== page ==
• The controller 48 of the auxiliary cordless reader 40 electrically communicates with the workstation 10 through the side wall 22 via the multiple external electrical contacts 74, 76, 78 that mate with corresponding multiple electrical contacts 88, 90, 92 in the cradle 80. Advantageously, there is access to all the contacts so they can be cleaned without the need for any disassembly of the cradle. Ideally, the contacts within the cradle are located at an elevation above the weep hole 86 to keep liquids from settling on them. The internal rechargeable battery 58 and the electrical recharging contact 74 connect to the mating electrical recharging contact 88 in the cradle 80 when the auxiliary cordless reader 40 is received in the compartment. The workstation 10 has a power supply 94 (see FIG. 2) inside the workstation 10 for recharging the battery 58 in the auxiliary cordless reader 40 via the recharging contacts 74, 88. Hence, an external power supply, as described above in connection with the known base station, is not needed.
  • The sensor contact 76 connects to a mating sensor contact 90 in the cradle 80 when the auxiliary cordless reader 40 is received in the compartment. The controller 26 inside the workstation 10 detects the auxiliary cordless reader 40 in the cradle 80 via the sensor contacts 76, 90, for disabling the main reader 24, 24 when the auxiliary cordless reader 40 is not in the cradle 80, and for not enabling the main reader 24, 24 until the auxiliary cordless reader 40 is back in the cradle 80. Hence, this insures that the auxiliary cordless reader 40 will be returned to the cradle 80.
  • The controller 26 is further operative for generating an alarm if reading by the main reader 24, 24 is attempted without the auxiliary cordless reader 40 being back in the cradle 80. This further insures that the auxiliary cordless reader 40 will be returned to the cradle 80. The controller 26 is further operative for generating an alarm, for example a warning light, or an auditory warning from the beeper 72, if the auxiliary cordless reader 40 is moved beyond a predetermined distance away from the workstation 10. This prevents unauthorized travel of the auxiliary cordless reader 40 too far away from the workstation 10. In the event that the reader 40 becomes separated from the workstation 10, a button on the workstation 10 can be pressed, which will send a signal to the reader 40, causing the beeper 72 to emit an audible tone so that the reader 40 can be located. An electronic article surveillance (EAS) tag can be installed inside the reader 40 to sound an alarm from the beeper 72 if there is an attempt to remove the reader 40 from a store.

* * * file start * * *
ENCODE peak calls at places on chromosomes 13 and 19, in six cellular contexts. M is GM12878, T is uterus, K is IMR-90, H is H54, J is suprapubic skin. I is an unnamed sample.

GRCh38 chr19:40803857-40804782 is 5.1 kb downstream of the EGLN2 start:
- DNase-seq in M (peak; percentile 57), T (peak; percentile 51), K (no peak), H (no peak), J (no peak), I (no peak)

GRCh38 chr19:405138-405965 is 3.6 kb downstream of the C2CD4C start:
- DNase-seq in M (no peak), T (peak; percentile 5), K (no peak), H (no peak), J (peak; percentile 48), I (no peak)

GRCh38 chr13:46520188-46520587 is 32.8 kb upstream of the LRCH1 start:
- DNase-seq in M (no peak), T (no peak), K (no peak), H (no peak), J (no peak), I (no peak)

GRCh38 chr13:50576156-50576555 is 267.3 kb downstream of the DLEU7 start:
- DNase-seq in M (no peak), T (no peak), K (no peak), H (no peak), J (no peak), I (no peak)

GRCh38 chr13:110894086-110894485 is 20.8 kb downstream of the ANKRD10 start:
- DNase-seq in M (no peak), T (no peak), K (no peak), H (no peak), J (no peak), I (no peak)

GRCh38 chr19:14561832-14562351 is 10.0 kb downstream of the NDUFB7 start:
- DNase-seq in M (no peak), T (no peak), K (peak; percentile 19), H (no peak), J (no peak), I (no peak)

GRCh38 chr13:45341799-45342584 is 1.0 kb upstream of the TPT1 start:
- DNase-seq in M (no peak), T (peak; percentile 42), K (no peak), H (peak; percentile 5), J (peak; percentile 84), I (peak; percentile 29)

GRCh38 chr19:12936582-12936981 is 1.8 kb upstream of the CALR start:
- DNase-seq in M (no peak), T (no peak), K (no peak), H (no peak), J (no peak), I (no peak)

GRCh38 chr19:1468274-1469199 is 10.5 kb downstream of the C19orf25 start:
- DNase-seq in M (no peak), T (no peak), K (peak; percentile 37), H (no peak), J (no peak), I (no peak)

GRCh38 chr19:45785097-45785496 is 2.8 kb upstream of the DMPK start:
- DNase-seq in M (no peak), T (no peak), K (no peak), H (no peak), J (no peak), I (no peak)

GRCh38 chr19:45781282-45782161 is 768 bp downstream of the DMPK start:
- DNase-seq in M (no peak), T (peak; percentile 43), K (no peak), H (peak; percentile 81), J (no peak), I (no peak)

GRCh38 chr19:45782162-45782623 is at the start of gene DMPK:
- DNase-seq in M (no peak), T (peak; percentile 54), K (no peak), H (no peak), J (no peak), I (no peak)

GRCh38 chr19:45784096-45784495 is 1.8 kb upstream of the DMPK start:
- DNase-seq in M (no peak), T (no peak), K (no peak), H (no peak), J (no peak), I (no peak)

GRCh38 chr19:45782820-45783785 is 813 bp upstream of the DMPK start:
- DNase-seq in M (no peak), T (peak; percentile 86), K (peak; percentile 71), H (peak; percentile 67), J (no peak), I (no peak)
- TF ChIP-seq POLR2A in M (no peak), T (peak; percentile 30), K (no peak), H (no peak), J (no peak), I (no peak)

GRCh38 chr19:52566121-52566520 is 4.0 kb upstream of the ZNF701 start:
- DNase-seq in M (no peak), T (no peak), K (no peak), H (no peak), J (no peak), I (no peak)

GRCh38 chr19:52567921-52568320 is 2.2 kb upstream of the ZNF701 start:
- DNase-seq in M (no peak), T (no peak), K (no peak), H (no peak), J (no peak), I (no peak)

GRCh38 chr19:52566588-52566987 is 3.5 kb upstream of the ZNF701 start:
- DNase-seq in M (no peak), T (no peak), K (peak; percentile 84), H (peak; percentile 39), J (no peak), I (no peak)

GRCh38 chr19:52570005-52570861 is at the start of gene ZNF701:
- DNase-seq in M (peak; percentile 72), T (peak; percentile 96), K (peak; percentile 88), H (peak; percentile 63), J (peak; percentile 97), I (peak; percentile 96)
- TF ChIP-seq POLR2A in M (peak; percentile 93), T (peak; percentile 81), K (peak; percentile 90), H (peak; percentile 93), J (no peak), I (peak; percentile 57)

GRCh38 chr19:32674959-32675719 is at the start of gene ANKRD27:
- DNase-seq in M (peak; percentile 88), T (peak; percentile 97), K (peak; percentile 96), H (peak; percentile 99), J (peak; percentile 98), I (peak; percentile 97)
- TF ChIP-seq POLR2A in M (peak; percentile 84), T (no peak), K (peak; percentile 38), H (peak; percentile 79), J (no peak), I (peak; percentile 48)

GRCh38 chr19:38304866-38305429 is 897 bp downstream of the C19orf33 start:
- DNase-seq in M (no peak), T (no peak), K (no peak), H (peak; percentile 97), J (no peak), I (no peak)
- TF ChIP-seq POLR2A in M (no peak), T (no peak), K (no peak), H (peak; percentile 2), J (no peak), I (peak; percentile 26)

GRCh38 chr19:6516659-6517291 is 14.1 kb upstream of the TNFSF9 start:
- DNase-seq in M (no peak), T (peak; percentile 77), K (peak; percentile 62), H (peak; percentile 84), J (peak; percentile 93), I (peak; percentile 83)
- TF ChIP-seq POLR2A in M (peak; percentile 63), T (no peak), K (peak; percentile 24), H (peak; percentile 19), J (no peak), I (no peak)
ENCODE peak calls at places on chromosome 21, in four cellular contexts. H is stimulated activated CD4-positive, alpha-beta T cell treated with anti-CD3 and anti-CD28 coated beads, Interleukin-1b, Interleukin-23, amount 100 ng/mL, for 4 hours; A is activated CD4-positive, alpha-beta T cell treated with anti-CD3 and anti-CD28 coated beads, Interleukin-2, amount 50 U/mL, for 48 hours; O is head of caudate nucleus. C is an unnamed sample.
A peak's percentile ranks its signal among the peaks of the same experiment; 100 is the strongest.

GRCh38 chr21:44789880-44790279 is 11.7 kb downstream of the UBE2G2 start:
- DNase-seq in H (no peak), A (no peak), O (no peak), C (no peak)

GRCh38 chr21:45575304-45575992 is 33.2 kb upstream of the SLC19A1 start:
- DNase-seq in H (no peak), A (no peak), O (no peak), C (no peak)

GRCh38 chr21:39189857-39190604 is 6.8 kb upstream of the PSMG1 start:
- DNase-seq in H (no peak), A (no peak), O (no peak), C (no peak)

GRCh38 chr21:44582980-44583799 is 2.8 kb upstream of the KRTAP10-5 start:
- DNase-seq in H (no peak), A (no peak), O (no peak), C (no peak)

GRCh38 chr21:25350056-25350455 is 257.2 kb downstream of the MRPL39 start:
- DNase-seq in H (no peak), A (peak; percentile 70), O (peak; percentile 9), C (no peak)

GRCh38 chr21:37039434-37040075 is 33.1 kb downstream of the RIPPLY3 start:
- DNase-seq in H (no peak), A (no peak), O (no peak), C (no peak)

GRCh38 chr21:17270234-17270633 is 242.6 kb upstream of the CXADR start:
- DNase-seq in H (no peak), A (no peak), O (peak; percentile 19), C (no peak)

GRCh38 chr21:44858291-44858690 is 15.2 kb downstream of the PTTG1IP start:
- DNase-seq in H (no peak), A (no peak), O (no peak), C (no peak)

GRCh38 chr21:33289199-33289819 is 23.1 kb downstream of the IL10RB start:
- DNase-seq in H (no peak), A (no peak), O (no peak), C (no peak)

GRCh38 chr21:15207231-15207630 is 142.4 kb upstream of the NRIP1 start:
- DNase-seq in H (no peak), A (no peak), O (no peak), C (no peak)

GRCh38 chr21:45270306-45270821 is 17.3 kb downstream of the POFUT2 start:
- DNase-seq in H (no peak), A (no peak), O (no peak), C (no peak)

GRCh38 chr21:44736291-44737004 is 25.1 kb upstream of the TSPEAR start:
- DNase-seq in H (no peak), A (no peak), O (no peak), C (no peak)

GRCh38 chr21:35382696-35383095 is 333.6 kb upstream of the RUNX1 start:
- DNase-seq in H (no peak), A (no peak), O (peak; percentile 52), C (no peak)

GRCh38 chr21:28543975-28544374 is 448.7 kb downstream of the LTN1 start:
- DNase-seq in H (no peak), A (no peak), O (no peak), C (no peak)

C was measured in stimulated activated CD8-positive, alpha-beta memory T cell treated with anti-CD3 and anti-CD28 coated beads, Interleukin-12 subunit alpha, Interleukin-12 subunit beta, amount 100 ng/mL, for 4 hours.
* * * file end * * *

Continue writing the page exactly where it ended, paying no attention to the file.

• The data contact 78 connects to the mating data contact 92 in the cradle 80 when the auxiliary cordless reader 40 is received in the compartment. The controller 26 inside the workstation 10 is operative for downloading data corresponding to the indicia read by the auxiliary cordless reader 40 into a batch memory when the auxiliary cordless reader 40 is in the cradle 80, and for decoding the downloaded data. This batch data download can be used instead of transmitting the data between the wireless transceiver 70 in the auxiliary cordless reader 40 and a wireless transceiver 96 (see FIG. 2) in the workstation 10.
  • FIGS. 5-6 show a preferred location and orientation for the cradle 80, thereby making it unlikely for the auxiliary cordless reader 40 to be damaged by moving products, or accidentally knocked out of the cradle 80. Yet, the auxiliary cordless reader 40 is easy to access and can be readily extracted from the cradle 80 in any of several ways. For example, the user can reach down the side of the raised housing portion 18, manually grasp an exposed surface of the auxiliary cordless reader 40, and slide the reader 40 out from the cradle 80. Alternatively, a pop-out spring mechanism can be used, whereby the user pushes the reader 40 inwardly against a spring, and then releases the reader, thereby allowing the spring to push the reader 40 out from the cradle 80 to an extent sufficient for the reader to be grasped. Another option is to activate a solenoid by depressing a switch/button on the workstation 10, whereby an armature on the solenoid will push the reader 40 out from the cradle 80 sufficiently to be grasped.
  • It will be understood that each of the elements described above, or two or more together, also may find a useful application in other types of constructions differing from the types described above. For example, rather than using the imager-based readers 24, laser-based readers could be employed to replace one or all of the imager-based readers 24. Also, rather than mounting the cradle 80 at the side of a bi-optical workstation 10, the cradle could be mounted at the side of a vertical slot scanner that is placed on the countertop 14.
  • The transceivers 70, 96 can communicate via any number of radio technologies, such as Bluetooth. When a symbol is scanned by the reader 40, the decoded information from the symbol is transmitted to the workstation 10, and is than sent to a remote host, e.g., a computer in the cash register 28, just as would have happened if the main reader 24, 24 itself had scanned the symbol. The host therefore receives symbol data from either the main reader 24, 24 or the auxiliary reader 40 without any need to provide an additional input port, which may not be available in some installations.